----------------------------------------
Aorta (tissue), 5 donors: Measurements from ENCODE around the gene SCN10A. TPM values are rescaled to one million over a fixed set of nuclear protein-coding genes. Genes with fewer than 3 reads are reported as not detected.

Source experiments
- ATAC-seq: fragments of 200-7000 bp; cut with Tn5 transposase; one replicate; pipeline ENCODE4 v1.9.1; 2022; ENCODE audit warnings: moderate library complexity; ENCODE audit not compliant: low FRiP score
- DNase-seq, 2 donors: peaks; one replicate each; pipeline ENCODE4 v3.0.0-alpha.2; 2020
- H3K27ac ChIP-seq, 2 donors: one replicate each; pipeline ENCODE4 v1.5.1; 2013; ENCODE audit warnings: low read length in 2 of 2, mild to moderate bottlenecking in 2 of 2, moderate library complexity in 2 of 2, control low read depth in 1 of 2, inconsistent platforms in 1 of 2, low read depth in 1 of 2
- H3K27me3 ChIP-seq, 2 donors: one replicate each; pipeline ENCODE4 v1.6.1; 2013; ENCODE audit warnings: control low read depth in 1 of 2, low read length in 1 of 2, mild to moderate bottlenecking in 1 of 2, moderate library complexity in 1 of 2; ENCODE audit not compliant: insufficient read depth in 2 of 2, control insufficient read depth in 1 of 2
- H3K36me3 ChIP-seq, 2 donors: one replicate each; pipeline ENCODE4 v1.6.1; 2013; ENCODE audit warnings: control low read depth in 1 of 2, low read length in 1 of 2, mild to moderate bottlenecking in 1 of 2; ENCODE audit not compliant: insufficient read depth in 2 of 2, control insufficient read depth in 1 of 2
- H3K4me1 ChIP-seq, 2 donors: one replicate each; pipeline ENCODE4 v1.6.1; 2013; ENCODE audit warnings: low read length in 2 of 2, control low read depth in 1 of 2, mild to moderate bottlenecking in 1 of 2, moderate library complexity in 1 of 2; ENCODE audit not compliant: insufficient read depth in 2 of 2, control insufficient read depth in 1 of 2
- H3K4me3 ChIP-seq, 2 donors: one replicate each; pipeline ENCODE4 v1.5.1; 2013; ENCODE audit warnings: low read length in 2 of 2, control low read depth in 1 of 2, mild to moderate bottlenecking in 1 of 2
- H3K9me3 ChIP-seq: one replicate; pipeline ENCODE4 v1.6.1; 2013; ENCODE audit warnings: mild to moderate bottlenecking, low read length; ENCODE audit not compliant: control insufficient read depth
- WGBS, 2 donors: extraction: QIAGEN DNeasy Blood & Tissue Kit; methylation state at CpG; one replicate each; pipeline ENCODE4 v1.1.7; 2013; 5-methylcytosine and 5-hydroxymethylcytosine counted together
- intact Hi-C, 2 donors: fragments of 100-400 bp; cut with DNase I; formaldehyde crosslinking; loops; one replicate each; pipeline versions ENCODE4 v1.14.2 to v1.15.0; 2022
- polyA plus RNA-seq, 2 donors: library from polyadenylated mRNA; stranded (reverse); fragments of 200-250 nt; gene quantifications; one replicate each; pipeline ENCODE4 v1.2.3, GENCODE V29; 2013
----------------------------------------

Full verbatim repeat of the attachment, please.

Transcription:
Aorta (tissue), 5 donors: Measurements from ENCODE around the gene SCN10A. TPM values are rescaled to one million over a fixed set of nuclear protein-coding genes. Genes with fewer than 3 reads are reported as not detected.

Source experiments
- ATAC-seq: fragments of 200-7000 bp; cut with Tn5 transposase; one replicate; pipeline ENCODE4 v1.9.1; 2022; ENCODE audit warnings: moderate library complexity; ENCODE audit not compliant: low FRiP score
- DNase-seq, 2 donors: peaks; one replicate each; pipeline ENCODE4 v3.0.0-alpha.2; 2020
- H3K27ac ChIP-seq, 2 donors: one replicate each; pipeline ENCODE4 v1.5.1; 2013; ENCODE audit warnings: low read length in 2 of 2, mild to moderate bottlenecking in 2 of 2, moderate library complexity in 2 of 2, control low read depth in 1 of 2, inconsistent platforms in 1 of 2, low read depth in 1 of 2
- H3K27me3 ChIP-seq, 2 donors: one replicate each; pipeline ENCODE4 v1.6.1; 2013; ENCODE audit warnings: control low read depth in 1 of 2, low read length in 1 of 2, mild to moderate bottlenecking in 1 of 2, moderate library complexity in 1 of 2; ENCODE audit not compliant: insufficient read depth in 2 of 2, control insufficient read depth in 1 of 2
- H3K36me3 ChIP-seq, 2 donors: one replicate each; pipeline ENCODE4 v1.6.1; 2013; ENCODE audit warnings: control low read depth in 1 of 2, low read length in 1 of 2, mild to moderate bottlenecking in 1 of 2; ENCODE audit not compliant: insufficient read depth in 2 of 2, control insufficient read depth in 1 of 2
- H3K4me1 ChIP-seq, 2 donors: one replicate each; pipeline ENCODE4 v1.6.1; 2013; ENCODE audit warnings: low read length in 2 of 2, control low read depth in 1 of 2, mild to moderate bottlenecking in 1 of 2, moderate library complexity in 1 of 2; ENCODE audit not compliant: insufficient read depth in 2 of 2, control insufficient read depth in 1 of 2
- H3K4me3 ChIP-seq, 2 donors: one replicate each; pipeline ENCODE4 v1.5.1; 2013; ENCODE audit warnings: low read length in 2 of 2, control low read depth in 1 of 2, mild to moderate bottlenecking in 1 of 2
- H3K9me3 ChIP-seq: one replicate; pipeline ENCODE4 v1.6.1; 2013; ENCODE audit warnings: mild to moderate bottlenecking, low read length; ENCODE audit not compliant: control insufficient read depth
- WGBS, 2 donors: extraction: QIAGEN DNeasy Blood & Tissue Kit; methylation state at CpG; one replicate each; pipeline ENCODE4 v1.1.7; 2013; 5-methylcytosine and 5-hydroxymethylcytosine counted together
- intact Hi-C, 2 donors: fragments of 100-400 bp; cut with DNase I; formaldehyde crosslinking; loops; one replicate each; pipeline versions ENCODE4 v1.14.2 to v1.15.0; 2022
- polyA plus RNA-seq, 2 donors: library from polyadenylated mRNA; stranded (reverse); fragments of 200-250 nt; gene quantifications; one replicate each; pipeline ENCODE4 v1.2.3, GENCODE V29; 2013